Entertainment

Like Sand Through the Hourglass

Confessions of a 'Days of Our Lives' junkie

I'm always surprised by those charts about how the American public spends its time. After recently consulting actuarial tables, factoring in my age and accounting for necessities like sleeping, eating and other bodily functions, it was scary to realize how little time I had left over each day.

I rarely worried about such things until I hit my mid-40s, when I became slightly embarrassed by how I whiled away my free time. Like they say, tick-tock. Then I read about "Days of Our Lives," otherwise known as DOOL, celebrating its 50th anniversary this year.

Once featured on the cover of Time magazine, DOOL is one of the longest running television programs in the world. Back in the day, it was considered quite daring, tackling such controversial themes such as interracial marriage, rape and artificial insemination.

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As a child and young adult, I was a DOOL junkie. Sitting in front of our black-and-white television set, I began to learn about things never spoken of in polite company. I don't recall catching the first episode, which aired on NBC in November of 1965, but I certainly watched the show during school holidays and summer vacation beginning the following year. My mom and grandmother glued themselves to "As the World Turns." And even though I eventually added "The Doctors," "Another World" and "Dark Shadows" to my soap opera lineup, I was always partial to DOOL's Horton and Brady clans. Men may have eventually grabbed control of the remote, but women and girls were the original channel flippers.

I missed a bunch of episodes while in high school, but in college my friends and I arranged our class schedules around TV listings. Each afternoon, we'd huddle in the dorm lounge, ogling daytime TV's bad boys. In 1975, there was mass celebration when DOOL expanded from 30 minutes to one delicious hour.

Would Doug and Julie ever marry? Or Bo and Hope? Marlena and Roman? These were the problems I pondered as a young woman.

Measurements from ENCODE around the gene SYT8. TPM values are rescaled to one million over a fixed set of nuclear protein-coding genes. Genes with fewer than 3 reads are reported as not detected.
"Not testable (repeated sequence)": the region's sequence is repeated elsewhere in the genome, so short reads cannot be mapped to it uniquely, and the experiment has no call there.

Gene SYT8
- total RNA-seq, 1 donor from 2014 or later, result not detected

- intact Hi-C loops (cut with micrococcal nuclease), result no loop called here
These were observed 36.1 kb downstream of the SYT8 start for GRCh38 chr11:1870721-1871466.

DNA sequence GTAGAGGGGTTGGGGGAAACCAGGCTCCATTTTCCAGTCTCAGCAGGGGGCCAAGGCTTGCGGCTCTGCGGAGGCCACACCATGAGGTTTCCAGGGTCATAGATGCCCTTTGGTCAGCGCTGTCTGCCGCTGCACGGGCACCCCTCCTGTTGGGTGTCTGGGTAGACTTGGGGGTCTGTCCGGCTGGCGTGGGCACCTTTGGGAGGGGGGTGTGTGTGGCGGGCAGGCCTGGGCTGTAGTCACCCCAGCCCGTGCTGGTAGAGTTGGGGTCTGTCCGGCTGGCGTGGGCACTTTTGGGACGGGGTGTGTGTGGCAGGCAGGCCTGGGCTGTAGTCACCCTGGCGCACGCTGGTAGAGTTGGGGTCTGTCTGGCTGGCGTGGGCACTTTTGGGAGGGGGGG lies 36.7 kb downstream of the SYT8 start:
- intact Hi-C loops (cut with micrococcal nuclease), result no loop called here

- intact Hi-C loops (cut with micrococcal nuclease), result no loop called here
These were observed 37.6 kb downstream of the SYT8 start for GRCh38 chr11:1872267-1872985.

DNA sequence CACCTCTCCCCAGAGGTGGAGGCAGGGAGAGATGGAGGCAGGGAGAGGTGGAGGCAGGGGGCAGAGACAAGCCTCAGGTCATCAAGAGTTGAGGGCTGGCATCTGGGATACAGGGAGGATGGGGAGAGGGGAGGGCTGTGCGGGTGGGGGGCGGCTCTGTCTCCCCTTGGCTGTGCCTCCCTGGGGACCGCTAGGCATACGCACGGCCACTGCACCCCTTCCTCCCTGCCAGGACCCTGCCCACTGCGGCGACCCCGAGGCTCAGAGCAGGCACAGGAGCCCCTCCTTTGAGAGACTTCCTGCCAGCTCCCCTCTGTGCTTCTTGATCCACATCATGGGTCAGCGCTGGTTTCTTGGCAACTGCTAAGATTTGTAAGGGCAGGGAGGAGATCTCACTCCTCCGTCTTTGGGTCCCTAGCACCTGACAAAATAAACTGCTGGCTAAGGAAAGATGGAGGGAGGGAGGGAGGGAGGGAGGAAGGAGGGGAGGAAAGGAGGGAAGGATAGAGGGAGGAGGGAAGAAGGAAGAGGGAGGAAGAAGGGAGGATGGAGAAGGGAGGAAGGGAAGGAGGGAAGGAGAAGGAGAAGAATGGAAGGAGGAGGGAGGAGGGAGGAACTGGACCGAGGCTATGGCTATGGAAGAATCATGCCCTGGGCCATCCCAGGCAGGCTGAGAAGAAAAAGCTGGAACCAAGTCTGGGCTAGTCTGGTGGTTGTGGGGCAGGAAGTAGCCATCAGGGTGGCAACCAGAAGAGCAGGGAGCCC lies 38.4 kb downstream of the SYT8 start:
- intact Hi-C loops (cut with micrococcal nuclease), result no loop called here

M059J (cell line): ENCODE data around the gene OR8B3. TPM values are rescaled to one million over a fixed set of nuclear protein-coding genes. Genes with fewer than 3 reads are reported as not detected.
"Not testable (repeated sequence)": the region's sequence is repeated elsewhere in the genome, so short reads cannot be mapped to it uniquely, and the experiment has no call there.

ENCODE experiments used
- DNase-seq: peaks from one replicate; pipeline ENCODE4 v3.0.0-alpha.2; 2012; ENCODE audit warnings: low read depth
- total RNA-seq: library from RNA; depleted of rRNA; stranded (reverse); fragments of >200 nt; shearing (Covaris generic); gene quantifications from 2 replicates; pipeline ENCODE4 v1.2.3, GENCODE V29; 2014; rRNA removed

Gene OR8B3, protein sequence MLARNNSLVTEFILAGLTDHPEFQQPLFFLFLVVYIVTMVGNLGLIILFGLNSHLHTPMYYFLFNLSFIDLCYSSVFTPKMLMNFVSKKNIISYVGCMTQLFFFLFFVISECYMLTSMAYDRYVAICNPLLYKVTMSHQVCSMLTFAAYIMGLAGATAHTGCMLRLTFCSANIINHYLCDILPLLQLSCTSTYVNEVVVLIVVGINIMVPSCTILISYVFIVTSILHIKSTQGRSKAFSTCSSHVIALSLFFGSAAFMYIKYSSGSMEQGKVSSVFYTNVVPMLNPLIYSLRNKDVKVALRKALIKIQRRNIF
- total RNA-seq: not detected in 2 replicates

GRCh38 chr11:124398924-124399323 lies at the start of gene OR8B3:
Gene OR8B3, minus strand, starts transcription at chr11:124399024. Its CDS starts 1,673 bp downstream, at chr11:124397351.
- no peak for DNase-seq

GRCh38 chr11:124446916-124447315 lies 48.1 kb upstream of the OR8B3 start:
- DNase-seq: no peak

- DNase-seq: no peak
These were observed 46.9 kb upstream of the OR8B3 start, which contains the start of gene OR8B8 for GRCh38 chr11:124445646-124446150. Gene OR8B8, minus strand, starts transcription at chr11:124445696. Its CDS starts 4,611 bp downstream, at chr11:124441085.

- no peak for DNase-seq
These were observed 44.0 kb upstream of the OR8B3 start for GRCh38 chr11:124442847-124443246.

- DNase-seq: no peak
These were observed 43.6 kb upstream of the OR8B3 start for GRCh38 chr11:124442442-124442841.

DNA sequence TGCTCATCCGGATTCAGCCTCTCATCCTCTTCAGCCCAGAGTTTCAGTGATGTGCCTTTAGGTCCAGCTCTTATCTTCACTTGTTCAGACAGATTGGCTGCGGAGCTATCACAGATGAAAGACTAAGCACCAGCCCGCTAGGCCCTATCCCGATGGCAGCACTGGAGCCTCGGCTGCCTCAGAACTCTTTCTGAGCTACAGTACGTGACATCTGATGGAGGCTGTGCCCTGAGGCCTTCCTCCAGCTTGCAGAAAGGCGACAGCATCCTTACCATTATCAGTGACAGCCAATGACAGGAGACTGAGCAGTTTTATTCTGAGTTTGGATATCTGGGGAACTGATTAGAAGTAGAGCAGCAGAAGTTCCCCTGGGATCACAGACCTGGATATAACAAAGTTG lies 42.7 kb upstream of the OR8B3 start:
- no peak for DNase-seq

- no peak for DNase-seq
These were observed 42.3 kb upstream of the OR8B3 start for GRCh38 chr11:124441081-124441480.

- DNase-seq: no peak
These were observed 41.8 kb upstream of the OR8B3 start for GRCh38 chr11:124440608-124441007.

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During law school, my class and part-time work schedules often interfered with the daily broadcast of DOOL, but I never lost touch. After graduation, I moved to New York City, got married and purchased a VCR. I'd never miss another episode again.

I often worked long, late hours, frequently coming home at midnight. Still, before sleep, I'd prop myself up in bed, unwrap whatever takeout I'd grabbed and luxuriate in an hour of my guiltiest pleasure.

In the early 1980s, my ex-husband and I went to Barbados on vacation where I was delighted to learn that the island's sole television broadcaster carried DOOL. So at the appointed hour, I quit the beach, plunked myself down in front of the tube and giddily pressed the on button. Barbados, however, was still airing episodes from the 1960s—which I thoroughly enjoyed again.

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Back home, it was my husband's job to program the VCR to capture each day's episode for me. He didn't mind and besides, it allowed him one more opportunity to remind me he'd once dated Marlena's real-life twin sister, who also periodically made appearances on the show.

And then I had kids and, as we all know, free time became a thing of the past. I'd occasionally flip through an issue of Soap Opera Digest at the supermarket checkout to see what I was missing. Scores of DOOL characters entered and left the cast; many came back from the dead. Even without actually watching it, it was easy to catch up and weirdly comforting to think that if I tuned in, DOOL villain Stefano would still be up to his old tricks.

It's been more than 20 years since I saw my last episode of DOOL but a few months ago, the lock-in rate for my cable TV subscription expired. My monthly charges rose about 20 percent so I downgraded to a basic package. As I flipped through my new channel roster, I hesitated when I saw a listing for DOOL. Could I watch just one episode without getting hooked again? Is this the way I wanted to spend whatever precious time I had left?

I'm sad to report that I left DOOL behind.

Don't get me wrong. I'm not averse to guilty or other types of pleasure. In fact, during this past year, I've jacked up the fun factor in my life a lot. Spending time with fictional characters on TV can be great fun, but it's no replacement for the friends and family I love.

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